Not many have gotten the wave of publicity that Pat Tillman‘s death has.  And that‘s party because he was a celebrity, but more because his story touched an emotional button. 

He gave up something amazing for something bigger.  We look at what he did and wonder if we‘ve got it in ourselves to do the same thing. 

Well, Thomas Hamill‘s story pushes that same button.  He‘s a man facing hard times, times so hard that he took work in the most dangerous place of the world to feed his family.  In a moment we‘ll look at his story and speak to his wife. 



NORVILLE:  Like Afghanistan, Iraq remains a very dangerous place.  But we‘re seeing an entirely new kind of warfare being used by Iraqi rebels, the taking of hostages from different countries. 

Some of them have been released.  An Italian hostage, though, was killed and at least two Americans are still being held captive. 

Private First Class Keith Maupin is an American soldier who‘s been held hostage since his field convoy was attacked west of Baghdad.  His captors released this videotape of him one week ago.

And civilian Thomas Hamill, a fuel truck driver for Halliburton subsidiary Kellogg, Brown and Root.  Both Hamill and Maupin were abducted on April 9.  That‘s exactly two weeks ago today.

Joining me tonight are Kelly Hamill.  She‘s the wife of Thomas Hamill.  And with her there is Dorothy Baker-Hines, the mayor of Macon, Mississippi, which is the Hamills‘ hometown.  Also with us this evening is Brent Snook.  He‘s the pastor of First Baptist Church of Glen Este in the Ohio hometown of Private 1st Class Maupin. 

Thanks to all three of you for being with us. 



NORVILLE:  Ms. Hamill, let me ask you first, how are you hanging in there these last two weeks?  How are you doing? 

HAMILL:  I‘m doing very well, thank you. 

NORVILLE:  Have you heard anything, any news at all about the situation in Iraq as it goes with your husband? 

HAMILL:  No, ma‘am.  We talked to them today and they said there was no new information.  That‘s all that they knew of. 

NORVILLE:  That just must be so difficult for you to deal with.  How are you and your two kids getting through all of this, with the support and the mayor and the rest of the community? 

HAMILL:  Yes, ma‘am, and the prayers from all of the people around the nation.  That‘s about how we‘re getting through everything right now. 

NORVILLE:  And do you feel that?  Do you feel the support of other people? 

HAMILL:  Yes, ma‘am. 

NORVILLE:  We saw just a flash of the videotape that they released of your husband.  When you saw that videotape the first time, how did you think he looked?  How did you think he felt?  What did you think was going through his head?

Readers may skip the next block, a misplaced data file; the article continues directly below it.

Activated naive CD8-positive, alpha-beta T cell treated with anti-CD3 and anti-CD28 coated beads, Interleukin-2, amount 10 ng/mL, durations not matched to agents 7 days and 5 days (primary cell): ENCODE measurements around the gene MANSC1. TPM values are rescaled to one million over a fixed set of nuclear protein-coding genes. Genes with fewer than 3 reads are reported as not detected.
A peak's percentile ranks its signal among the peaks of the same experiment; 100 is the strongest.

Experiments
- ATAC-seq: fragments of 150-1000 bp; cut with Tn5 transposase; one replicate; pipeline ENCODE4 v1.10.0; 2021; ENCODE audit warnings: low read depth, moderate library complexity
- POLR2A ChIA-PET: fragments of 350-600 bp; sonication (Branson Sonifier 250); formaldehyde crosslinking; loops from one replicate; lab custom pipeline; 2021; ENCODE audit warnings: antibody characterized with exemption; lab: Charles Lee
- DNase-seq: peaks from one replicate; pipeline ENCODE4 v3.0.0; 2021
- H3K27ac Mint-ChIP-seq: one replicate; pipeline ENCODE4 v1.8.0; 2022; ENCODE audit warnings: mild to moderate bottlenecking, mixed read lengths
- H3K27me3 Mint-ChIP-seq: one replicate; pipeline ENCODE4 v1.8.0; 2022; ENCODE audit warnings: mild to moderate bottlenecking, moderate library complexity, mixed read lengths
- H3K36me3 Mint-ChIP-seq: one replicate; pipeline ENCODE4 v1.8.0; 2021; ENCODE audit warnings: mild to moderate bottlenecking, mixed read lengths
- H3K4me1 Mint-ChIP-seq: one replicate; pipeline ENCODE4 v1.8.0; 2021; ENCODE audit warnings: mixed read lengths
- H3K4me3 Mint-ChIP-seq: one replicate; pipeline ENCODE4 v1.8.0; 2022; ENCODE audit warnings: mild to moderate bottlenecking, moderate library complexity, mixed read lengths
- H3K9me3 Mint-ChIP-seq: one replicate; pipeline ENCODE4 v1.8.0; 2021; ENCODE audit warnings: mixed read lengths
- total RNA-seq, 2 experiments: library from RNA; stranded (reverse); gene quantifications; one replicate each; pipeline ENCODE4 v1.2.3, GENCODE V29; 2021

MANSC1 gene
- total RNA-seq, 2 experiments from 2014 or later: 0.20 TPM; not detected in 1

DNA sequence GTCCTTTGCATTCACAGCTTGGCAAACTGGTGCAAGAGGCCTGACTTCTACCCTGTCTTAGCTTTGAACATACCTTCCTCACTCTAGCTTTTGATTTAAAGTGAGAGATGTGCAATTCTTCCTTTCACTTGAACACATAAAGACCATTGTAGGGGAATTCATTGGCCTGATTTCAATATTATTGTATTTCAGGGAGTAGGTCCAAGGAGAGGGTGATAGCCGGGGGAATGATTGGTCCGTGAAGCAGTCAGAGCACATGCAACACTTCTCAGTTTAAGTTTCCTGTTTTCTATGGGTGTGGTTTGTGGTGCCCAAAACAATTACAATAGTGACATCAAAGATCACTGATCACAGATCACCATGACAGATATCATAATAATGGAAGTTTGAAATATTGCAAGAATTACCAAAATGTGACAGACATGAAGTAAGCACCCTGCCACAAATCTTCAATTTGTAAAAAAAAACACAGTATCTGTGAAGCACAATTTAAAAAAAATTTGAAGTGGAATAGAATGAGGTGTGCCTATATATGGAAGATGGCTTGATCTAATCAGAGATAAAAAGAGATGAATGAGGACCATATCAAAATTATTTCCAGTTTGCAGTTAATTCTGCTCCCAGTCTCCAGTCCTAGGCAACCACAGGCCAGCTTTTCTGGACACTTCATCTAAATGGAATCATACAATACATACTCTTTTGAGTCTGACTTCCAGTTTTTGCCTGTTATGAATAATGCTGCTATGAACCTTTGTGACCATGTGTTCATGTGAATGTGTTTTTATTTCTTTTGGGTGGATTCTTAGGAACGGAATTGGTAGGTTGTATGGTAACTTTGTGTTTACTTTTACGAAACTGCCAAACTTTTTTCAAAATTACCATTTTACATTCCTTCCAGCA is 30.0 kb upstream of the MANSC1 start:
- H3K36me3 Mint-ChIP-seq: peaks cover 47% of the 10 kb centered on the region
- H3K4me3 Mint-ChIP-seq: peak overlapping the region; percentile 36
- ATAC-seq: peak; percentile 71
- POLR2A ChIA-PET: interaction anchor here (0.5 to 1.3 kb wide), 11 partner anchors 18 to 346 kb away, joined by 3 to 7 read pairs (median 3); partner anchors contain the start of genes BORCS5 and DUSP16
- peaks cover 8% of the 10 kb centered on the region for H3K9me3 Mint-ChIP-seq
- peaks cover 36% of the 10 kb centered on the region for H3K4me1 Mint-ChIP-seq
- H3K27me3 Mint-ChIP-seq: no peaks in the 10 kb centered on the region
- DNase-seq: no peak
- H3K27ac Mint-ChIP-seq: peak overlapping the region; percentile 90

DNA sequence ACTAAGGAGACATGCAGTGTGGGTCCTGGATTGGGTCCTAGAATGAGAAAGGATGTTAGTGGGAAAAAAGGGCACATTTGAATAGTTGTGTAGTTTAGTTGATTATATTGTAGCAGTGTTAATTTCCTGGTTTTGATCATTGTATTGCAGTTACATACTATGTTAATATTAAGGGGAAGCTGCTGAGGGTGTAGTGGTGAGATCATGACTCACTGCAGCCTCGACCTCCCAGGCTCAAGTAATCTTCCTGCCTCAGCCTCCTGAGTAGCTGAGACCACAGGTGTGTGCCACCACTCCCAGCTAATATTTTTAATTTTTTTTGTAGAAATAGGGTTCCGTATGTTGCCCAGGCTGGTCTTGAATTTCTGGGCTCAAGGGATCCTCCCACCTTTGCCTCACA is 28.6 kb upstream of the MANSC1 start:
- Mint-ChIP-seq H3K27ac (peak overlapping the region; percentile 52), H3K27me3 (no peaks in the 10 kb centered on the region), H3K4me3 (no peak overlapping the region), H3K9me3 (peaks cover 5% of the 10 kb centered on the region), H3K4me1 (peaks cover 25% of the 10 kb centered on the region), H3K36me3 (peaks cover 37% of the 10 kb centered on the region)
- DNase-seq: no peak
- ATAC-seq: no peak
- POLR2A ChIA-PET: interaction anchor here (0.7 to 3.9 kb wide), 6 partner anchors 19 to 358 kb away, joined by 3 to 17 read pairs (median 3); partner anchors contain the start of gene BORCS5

HAMILL:  He looked real well.  He looked like he was generally good. 

He was handling everything, as well as I could tell. 

NORVILLE:  And tell me how you think he‘s dealing with the situation these last two weeks.  You know him probably better than anybody on planet Earth.  I‘m sure you‘ve done that telepathic communication with him.  How do you think he‘s holding up? 

HAMILL:  Well, ma‘am, he‘s a very strong man, and I know he‘s handling the situation, you know, the best that he can.  And I feel that he knows that the lord is with him as well. 

NORVILLE:  And I think that‘s probably real important.  I gather when he came back home a few weeks ago when you had your surgery, he spoke with the local pastor, and you felt that there was a connection in terms of faith that he had made that maybe hadn‘t been there before? 

HAMILL:  Yes, ma‘am. 

NORVILLE:  Tell me about that. 

HAMILL:  Well, we really didn‘t discuss much of that.  You know, that all took place while I was undergoing surgery.  So, you know, I just—you could just tell he had a peace in him.  And that was the best thing that I knew of, and I was glad to see it. 

NORVILLE:  I‘m sure that‘s a real comfort. 

Mayor, how are you all in the community?  I know you‘ve rallied around there right in the beginning.  Are you still continuing the daily prayer vigils there on the steps every night at 7:00? 

BAKER HINES:  Yes, ma‘am.  And we will continue until Tommy comes home. 

NORVILLE:  And what are you all doing, then?  What goes on during those sessions, just everybody gathers together and holds hands? 

BAKER HINES:  Yes, ma‘am.  We all get in one big circle to begin with, and then we break into groups and pray, you know, each individually.  And it‘s a very touching time.  And you can definitely feel the presence of the lord there. 

And it‘s really bringing our community even closer together.  And we will continue it, like I said, every night until Tommy comes home. 

NORVILLE:  There was a similar vigil held just the other night in Ohio in the hometown the Private Maupin.

Pastor Snook, I know that this was something that was very important to the people in your town.  Tell me a little bit about the session that you all had. 

Yes, Pastor Snook, tell me a little bit about the session you had the other night. 

Well, we‘ve got a little difficulty with Pastor Snook. 


NORVILLE:  We‘re going to let them get that repaired. 

But let me come back to you, Mrs. Hamill. 

When your husband was home for that brief visit when you had surgery, did you all talk about the work he was doing in Iraq?